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Proceedings Paper

Adaptive optics for space debris tracking
Author(s): Francis Bennet; Celine D’Orgeville; Yue Gao; William Gardhouse; Nicolas Paulin; Ian Price; Francois Rigaut; Ian T. Ritchie; Craig H. Smith; Kristina Uhlendorf; Yanjie Wang
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Paper Abstract

Space debris in Low Earth Orbit (LEO) is becoming an increasing threat to satellite and spacecraft. A reliable and cost effective method for detecting possible collisions between orbiting objects is required to prevent an exponential growth in the number of debris. Current RADAR survey technologies used to monitor the orbits of thousands of space debris objects are relied upon to manoeuvre operational satellites to prevent possible collisions. A complimentary technique, ground-based laser LIDAR (Light Detection and Ranging) have been used to track much smaller objects with higher accuracy than RADAR, giving greater prediction of possible collisions and avoiding unnecessary manoeuvring. Adaptive optics will play a key role in any ground based LIDAR tracking system as a cost effective way of utilising smaller ground stations or less powerful lasers. The use of high power and high energy lasers for the orbital modification of debris objects will also require an adaptive optic system to achieve the high photon intensity on the target required for photon momentum transfer and laser ablation. EOS Space Systems have pioneered the development of automated laser space debris tracking for objects in low Earth orbit. The Australian National University have been developing an adaptive optics system to improve this space debris tracking capability at the EOS Space Systems Mount Stromlo facility in Canberra, Australia. The system is integrated with the telescope and commissioned as an NGS AO system before moving on to LGS AO and tracking operations. A pulsed laser propagated through the telescope is used to range the target using time of flight data. Adaptive optics is used to increase the maximum range and number or targets available to the LIDAR system, by correcting the uplink laser beam. Such a system presents some unique challenges for adaptive optics: high power lasers reflecting off deformable mirrors, high slew rate tracking, and variable off-axis tracking correction. A low latency real time computer system is utilised to control the systems, with a Shack-Hartmann wavefront sensor and deformable mirror running at 1500 frames per second. A laser guide star is used to probe the atmosphere and the tracked debris object is used as a natural guide star for tip-tilt correction.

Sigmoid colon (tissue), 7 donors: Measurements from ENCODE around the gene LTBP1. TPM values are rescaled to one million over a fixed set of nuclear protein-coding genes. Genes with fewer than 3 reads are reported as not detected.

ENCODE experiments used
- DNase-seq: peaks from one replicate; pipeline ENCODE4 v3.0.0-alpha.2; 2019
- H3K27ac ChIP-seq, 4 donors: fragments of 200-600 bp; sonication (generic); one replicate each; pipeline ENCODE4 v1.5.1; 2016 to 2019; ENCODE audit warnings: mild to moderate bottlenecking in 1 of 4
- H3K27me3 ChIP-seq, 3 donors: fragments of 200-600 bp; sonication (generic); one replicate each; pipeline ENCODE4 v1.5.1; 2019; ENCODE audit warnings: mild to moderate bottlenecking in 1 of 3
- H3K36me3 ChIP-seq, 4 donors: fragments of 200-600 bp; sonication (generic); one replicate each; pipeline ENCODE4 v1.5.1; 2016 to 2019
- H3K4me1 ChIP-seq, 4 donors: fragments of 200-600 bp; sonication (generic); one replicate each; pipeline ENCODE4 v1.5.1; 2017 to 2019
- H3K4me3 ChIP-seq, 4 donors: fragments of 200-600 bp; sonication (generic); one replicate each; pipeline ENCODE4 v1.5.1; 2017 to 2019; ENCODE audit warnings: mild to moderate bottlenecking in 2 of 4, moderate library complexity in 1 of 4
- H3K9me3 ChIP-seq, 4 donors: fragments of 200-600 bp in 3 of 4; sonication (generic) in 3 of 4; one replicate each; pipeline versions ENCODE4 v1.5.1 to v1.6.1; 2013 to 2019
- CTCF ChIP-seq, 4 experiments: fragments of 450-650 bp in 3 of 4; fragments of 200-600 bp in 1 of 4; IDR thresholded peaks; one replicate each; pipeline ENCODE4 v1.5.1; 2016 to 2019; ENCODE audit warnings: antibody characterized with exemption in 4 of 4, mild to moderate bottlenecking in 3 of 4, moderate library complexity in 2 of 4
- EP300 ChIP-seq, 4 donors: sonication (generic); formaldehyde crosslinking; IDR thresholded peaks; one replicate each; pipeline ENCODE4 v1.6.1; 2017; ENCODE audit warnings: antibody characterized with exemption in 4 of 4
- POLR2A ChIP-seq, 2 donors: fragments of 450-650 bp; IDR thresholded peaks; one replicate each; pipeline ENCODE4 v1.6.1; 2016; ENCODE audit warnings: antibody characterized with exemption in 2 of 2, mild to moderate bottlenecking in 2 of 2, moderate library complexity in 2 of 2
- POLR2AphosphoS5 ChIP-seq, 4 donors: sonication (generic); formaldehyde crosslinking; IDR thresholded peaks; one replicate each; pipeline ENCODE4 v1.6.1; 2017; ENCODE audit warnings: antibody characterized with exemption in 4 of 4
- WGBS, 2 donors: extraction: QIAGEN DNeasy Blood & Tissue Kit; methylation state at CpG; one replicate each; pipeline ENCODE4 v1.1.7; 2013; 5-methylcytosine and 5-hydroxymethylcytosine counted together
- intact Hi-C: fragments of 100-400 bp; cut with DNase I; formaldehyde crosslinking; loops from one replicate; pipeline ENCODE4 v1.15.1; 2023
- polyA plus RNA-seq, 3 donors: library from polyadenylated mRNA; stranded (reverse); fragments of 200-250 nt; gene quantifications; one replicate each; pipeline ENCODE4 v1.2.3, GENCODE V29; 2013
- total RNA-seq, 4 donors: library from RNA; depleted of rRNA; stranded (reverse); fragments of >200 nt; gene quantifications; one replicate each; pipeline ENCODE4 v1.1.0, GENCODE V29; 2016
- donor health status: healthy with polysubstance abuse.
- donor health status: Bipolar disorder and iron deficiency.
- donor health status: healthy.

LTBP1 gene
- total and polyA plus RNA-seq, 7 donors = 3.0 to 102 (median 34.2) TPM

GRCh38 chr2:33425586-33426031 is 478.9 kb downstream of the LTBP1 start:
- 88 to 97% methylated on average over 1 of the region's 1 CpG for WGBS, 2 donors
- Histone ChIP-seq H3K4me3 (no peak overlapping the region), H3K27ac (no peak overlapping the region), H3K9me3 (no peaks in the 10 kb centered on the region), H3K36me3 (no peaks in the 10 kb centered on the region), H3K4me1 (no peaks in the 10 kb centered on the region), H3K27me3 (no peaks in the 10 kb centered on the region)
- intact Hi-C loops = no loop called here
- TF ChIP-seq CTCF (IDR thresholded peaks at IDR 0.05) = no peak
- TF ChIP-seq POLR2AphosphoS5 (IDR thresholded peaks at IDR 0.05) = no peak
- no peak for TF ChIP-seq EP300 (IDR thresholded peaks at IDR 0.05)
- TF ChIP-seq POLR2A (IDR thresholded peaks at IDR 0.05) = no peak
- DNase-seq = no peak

Paper Details

Date Published: 21 July 2014
PDF: 9 pages
Proc. SPIE 9148, Adaptive Optics Systems IV, 91481F (21 July 2014); doi: 10.1117/12.2055560
Show Author Affiliations
Francis Bennet, ANU (Australia)
Celine D’Orgeville, The Australian National Univ. (Australia)
Yue Gao, EOS Space Systems Pty. Ltd. (Australia)
William Gardhouse, The Australian National Univ. (Australia)
Nicolas Paulin, The Australian National Univ. (Australia)
Ian Price, The Australian National Univ. (Australia)
Francois Rigaut, The Australian National Univ. (Australia)
Ian T. Ritchie, EOS Space Systems Pty. Ltd. (Australia)
Craig H. Smith, EOS Space Systems Pty. Ltd. (Australia)
Kristina Uhlendorf, The Australian National Univ. (Australia)
Yanjie Wang, EOS Space Systems Pty. Ltd. (Australia)


Published in SPIE Proceedings Vol. 9148:
Adaptive Optics Systems IV
Enrico Marchetti; Laird M. Close; Jean-Pierre Véran, Editor(s)

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